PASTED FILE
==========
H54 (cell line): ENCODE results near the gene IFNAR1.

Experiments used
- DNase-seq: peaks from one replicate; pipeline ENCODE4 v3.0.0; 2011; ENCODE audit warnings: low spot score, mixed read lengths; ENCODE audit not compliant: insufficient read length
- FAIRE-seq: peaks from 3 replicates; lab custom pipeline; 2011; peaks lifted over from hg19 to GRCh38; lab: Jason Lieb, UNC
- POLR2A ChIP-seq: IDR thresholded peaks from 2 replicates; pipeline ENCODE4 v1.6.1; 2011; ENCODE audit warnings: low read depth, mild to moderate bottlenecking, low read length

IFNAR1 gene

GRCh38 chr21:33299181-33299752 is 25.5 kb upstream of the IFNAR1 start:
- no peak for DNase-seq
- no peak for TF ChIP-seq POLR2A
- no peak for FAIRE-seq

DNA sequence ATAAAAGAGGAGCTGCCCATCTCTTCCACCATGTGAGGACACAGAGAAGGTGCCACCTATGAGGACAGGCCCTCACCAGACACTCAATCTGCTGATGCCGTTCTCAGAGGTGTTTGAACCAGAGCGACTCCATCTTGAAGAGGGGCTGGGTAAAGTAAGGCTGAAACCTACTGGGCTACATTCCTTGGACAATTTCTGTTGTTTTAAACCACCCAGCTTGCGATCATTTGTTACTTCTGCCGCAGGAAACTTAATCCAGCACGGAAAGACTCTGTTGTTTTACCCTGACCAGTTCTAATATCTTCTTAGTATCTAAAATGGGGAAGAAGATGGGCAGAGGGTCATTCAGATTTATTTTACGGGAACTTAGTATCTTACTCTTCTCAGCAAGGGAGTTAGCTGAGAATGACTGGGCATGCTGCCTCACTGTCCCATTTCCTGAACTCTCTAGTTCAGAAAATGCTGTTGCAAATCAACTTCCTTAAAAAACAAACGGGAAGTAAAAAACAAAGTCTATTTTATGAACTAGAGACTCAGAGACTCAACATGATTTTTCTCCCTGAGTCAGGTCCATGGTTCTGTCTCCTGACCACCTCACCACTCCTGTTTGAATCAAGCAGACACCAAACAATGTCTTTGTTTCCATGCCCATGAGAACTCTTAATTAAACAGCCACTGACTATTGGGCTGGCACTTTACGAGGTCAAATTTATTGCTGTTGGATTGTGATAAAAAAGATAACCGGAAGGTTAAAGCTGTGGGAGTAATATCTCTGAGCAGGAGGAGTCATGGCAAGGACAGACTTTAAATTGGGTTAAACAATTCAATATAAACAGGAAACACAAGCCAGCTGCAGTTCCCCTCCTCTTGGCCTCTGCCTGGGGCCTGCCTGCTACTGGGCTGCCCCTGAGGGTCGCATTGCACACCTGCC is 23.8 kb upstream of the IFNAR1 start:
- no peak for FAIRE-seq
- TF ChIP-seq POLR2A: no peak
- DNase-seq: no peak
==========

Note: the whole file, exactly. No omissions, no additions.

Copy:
H54 (cell line): ENCODE results near the gene IFNAR1.

Experiments used
- DNase-seq: peaks from one replicate; pipeline ENCODE4 v3.0.0; 2011; ENCODE audit warnings: low spot score, mixed read lengths; ENCODE audit not compliant: insufficient read length
- FAIRE-seq: peaks from 3 replicates; lab custom pipeline; 2011; peaks lifted over from hg19 to GRCh38; lab: Jason Lieb, UNC
- POLR2A ChIP-seq: IDR thresholded peaks from 2 replicates; pipeline ENCODE4 v1.6.1; 2011; ENCODE audit warnings: low read depth, mild to moderate bottlenecking, low read length

IFNAR1 gene

GRCh38 chr21:33299181-33299752 is 25.5 kb upstream of the IFNAR1 start:
- no peak for DNase-seq
- no peak for TF ChIP-seq POLR2A
- no peak for FAIRE-seq

DNA sequence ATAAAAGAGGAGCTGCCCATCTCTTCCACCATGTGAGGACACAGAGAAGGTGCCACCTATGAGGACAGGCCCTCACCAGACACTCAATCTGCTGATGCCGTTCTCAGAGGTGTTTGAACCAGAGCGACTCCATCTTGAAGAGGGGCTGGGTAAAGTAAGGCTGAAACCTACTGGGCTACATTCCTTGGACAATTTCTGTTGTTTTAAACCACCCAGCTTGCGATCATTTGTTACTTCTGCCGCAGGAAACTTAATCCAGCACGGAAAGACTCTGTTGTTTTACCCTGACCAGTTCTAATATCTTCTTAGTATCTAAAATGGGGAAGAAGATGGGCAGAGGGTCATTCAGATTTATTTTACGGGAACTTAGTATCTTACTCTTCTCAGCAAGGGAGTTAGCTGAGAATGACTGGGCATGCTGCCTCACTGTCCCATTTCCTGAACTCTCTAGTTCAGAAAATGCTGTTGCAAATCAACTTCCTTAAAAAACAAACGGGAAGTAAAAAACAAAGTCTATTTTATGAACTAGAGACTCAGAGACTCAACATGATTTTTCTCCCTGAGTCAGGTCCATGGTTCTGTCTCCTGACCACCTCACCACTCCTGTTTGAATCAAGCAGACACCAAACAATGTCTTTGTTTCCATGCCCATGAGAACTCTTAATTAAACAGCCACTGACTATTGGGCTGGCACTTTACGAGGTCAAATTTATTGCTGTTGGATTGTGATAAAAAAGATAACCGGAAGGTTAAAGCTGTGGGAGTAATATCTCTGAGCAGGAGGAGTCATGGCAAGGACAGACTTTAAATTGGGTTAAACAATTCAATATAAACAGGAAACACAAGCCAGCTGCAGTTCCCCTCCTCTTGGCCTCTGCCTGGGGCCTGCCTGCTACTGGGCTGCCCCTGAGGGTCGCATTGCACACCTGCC is 23.8 kb upstream of the IFNAR1 start:
- no peak for FAIRE-seq
- TF ChIP-seq POLR2A: no peak
- DNase-seq: no peak